To pack or not to pack?
By   |  July 28, 2015

Dr. Christian Simmendinger, senior HPC consultant for T-Systems – Solutions for Research

ISC 2015 is late this year. At this time of the year families usually are already packing for their summer holidays. Though this blog post is not related to holidays, but to Supercomputing, there is a direct relation between the two topics: packing. When my kids were younger, packing stuff for holiday was always a problem: While we managed to bring along the essentials (cuddly toy and tooth brush), we inevitably forgot items the kids considered indispensable (like cuddly toy number 2,3,4,5 and 6). Assembling all the required stuff took ages. Things were never where they should have been – rather they were spread across the entire flat. Over the years, packing time has constantly improved. The kids now not only know where the stuff is (still spread across the flat), but they now pack it themselves and then bundle it into their trunk in our old campervan.

How does all that translate to Supercomputing?
The answer is that in programming models – and especially in hybrid programming models – we frequently have a similar situation. Packing data for communication can take a long time, if you do it single threaded. If every thread assembles the data it owns (cuddly toys and tooth brush) and copies it into an assigned slot in the linear communication buffer, you are ready for departure much earlier.

As an example, let’s assume, we run an HPC application on an Intel Xeon Phi Processor with 240 threads. Let’s further assume that we have 3 communication neighbors (3 other Phi Processors). For a small problem size we then might have (per message buffer) up to 80 threads participating in the assembly of a single linear message buffer.

Similar to going on holidays with kids, the fastest departure here is neither achieved with the kids all traveling by themselves (splitting the communication buffer in 80 different messages) nor with a single thread (you) packing all the stuff. Instead all threads ideally pack their stuff into that linear buffer. Whenever the last contribution has arrived – you are ready to go.

There are some consequences to this simple scheme. One of these consequences is related to MPI data types. MPI data types today are fusing the packing and the send. In a highly multithreaded environment that concept becomes questionable. This is especially true, if access to (cache-coherently shared) memory becomes expensive and the last contributing thread needs to perform a single-threaded assembly (finding tooth brush, plus cuddly toys number 1-6 for 80 kids) of the linear communication buffer .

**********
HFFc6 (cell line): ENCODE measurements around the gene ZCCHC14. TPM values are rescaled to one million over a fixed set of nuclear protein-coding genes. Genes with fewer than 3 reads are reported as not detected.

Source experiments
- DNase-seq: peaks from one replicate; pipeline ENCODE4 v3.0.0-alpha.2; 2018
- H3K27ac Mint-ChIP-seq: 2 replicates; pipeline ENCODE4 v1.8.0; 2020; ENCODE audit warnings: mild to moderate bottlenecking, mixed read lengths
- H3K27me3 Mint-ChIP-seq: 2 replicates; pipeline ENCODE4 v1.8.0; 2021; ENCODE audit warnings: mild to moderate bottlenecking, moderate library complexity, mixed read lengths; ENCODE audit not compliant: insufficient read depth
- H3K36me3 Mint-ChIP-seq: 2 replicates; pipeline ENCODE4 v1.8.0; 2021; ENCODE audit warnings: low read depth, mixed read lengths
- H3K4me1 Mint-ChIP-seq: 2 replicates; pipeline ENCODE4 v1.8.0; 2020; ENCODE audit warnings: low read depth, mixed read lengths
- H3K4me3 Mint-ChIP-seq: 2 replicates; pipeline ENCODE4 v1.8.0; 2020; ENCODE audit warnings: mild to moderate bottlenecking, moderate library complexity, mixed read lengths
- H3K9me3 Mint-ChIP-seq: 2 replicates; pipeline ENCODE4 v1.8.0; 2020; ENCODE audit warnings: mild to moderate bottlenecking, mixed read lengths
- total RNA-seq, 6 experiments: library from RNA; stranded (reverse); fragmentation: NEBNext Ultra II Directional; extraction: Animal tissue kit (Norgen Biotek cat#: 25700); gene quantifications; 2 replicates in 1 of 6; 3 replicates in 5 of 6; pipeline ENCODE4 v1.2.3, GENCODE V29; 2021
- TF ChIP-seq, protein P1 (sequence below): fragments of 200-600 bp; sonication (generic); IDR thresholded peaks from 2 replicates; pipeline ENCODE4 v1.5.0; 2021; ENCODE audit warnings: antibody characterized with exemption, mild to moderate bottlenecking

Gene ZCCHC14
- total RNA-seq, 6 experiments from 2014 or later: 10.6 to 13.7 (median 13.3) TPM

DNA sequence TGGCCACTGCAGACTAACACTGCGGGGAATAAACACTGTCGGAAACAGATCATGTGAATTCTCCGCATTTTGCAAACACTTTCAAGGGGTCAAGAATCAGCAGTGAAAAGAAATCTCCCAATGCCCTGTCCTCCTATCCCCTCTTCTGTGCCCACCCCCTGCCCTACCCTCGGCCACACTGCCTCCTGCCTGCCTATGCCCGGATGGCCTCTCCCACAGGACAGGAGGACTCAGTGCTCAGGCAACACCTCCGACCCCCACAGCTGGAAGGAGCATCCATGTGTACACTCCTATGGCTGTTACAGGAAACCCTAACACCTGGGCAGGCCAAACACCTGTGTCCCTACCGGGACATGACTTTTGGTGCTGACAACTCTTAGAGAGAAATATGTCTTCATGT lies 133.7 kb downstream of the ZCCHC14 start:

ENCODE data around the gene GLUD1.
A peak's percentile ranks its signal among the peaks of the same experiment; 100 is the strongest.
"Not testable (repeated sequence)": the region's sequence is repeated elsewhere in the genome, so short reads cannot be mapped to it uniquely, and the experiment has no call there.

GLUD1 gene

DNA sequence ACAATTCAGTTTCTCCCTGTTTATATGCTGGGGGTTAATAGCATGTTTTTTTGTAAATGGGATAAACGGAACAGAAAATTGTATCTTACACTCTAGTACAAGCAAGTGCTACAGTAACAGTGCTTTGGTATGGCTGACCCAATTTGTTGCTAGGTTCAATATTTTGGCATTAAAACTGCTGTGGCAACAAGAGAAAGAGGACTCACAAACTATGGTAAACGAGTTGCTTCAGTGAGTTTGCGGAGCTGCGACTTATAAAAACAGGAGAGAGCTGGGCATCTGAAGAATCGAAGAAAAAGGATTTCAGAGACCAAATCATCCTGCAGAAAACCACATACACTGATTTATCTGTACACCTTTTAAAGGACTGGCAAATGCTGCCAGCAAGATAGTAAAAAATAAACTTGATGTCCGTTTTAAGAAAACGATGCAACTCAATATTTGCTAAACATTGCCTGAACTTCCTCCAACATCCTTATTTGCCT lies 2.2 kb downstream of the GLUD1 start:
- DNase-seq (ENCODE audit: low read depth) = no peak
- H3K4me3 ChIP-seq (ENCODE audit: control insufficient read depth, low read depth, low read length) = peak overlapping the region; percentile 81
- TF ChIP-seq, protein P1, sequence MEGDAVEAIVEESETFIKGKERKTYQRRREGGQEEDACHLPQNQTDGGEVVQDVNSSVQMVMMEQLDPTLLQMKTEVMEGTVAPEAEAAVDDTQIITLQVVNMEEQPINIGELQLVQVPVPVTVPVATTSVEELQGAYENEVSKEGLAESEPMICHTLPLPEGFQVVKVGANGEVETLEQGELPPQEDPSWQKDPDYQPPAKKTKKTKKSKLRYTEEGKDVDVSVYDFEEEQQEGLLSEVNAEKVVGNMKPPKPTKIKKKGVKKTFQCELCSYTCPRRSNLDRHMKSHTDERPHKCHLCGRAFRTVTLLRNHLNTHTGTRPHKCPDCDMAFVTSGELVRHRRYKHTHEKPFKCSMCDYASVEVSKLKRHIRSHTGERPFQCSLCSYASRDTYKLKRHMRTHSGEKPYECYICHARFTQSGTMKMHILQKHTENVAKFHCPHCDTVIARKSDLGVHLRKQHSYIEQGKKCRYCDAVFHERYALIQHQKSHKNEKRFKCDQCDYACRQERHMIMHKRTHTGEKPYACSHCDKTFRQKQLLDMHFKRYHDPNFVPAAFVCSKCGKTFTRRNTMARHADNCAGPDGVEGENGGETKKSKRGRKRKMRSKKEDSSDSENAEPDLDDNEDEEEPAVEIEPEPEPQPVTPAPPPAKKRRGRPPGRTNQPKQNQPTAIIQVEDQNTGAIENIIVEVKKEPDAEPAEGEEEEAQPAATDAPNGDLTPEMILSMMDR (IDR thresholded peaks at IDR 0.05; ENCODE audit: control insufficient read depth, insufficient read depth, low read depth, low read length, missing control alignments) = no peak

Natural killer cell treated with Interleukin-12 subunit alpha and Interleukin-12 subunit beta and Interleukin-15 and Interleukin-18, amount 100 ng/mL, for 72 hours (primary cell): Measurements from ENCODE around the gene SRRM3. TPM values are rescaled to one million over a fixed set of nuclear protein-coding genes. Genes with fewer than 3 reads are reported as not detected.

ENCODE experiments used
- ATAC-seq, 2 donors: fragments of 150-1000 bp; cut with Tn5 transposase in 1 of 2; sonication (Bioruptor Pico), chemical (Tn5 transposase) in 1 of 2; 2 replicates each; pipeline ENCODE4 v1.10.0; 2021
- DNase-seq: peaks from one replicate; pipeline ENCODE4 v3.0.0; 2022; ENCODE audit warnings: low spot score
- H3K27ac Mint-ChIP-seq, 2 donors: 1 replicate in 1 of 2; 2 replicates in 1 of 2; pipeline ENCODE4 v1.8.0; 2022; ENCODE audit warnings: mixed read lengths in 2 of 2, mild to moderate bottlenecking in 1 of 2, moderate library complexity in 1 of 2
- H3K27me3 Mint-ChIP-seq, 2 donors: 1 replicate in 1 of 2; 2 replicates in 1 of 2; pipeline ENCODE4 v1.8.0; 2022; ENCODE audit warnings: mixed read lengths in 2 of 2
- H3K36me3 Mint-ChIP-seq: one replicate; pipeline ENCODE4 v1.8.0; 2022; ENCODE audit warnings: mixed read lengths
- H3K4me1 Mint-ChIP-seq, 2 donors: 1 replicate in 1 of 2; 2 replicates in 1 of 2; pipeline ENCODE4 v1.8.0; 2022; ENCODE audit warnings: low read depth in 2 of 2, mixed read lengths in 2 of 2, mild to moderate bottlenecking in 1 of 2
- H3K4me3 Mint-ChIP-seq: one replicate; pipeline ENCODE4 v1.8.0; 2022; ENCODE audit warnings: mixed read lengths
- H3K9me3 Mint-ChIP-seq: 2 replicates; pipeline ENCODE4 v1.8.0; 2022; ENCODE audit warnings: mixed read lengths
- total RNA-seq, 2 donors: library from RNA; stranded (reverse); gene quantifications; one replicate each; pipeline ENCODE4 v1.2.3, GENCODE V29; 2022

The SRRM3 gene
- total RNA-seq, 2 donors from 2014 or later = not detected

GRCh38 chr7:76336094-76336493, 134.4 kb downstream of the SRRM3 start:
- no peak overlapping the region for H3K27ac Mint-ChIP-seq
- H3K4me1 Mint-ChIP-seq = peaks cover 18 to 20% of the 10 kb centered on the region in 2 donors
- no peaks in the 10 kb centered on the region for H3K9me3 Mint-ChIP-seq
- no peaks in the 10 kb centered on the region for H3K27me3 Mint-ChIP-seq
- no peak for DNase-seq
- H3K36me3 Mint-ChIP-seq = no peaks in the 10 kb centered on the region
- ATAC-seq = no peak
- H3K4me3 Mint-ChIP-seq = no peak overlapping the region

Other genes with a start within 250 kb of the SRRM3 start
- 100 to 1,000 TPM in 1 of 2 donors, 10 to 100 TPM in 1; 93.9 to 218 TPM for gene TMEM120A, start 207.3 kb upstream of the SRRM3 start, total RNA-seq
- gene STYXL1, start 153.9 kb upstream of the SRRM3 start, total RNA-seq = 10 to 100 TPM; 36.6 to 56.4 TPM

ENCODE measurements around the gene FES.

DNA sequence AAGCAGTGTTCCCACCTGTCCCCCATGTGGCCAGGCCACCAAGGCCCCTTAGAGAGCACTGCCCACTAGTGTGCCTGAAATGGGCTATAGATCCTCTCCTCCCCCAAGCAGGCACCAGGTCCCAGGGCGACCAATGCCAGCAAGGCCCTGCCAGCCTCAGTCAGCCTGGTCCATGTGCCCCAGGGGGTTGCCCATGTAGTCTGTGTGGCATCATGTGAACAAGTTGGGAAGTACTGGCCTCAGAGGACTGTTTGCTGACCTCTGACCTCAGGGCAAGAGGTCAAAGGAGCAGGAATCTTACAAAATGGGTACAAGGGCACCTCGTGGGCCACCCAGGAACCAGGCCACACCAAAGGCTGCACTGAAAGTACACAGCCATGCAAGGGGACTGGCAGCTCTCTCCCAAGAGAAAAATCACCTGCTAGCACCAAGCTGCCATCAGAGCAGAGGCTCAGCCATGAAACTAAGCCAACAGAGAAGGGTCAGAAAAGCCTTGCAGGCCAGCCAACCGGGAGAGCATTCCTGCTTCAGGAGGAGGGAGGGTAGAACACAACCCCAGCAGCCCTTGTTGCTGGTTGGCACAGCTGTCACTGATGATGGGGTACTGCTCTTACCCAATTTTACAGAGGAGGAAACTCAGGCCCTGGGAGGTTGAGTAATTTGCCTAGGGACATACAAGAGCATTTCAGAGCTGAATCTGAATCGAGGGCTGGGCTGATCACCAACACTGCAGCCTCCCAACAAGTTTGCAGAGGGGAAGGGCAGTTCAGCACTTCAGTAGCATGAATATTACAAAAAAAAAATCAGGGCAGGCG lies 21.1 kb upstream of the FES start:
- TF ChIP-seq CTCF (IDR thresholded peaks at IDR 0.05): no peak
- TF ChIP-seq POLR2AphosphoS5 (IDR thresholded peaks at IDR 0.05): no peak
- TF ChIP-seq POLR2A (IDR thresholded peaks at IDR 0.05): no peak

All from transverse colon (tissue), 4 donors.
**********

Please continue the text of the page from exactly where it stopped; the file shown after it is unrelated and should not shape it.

In the context of the European EXA2CT FP7 project we have implemented the various approaches to packing for the use case of a ghost cell exchange for unstructured meshes on Xeon Phi.

The difference in elapsed runtime between optimal multi-threaded packing and single-threaded packing becomes substantial very fast: For a small mesh, with just 4 Xeon Phi cards we observe that an optimal multi-threaded packing improves parallel efficiency already by a factor of up to two in terms of total application runtime.

EVENT SCHEDULE If you want to learn more about optimal multithreaded packing, the EXA2CT FP7 project, or other European Exascale projects, come and meet us at the joint European Exascale Projects booth #634. We are looking forward to lively discussions with you.

About the author
Dr. Christian Simmendinger is a senior HPC consultant for T-Systems – Solutions for Research. He currently works for the European EXA2CT FP7 project and also was the project leader of the (BMBF funded) GASPI project. Both projects aim at establishing a novel PGAS API (GASPI) for next-generation Exascale supercomputers. In 2013 – together with Rui Machado and Carsten Lojewski – he was awarded the Joseph-von-Fraunhofer Preis (Award) for his contributions to GASPI/GPI.

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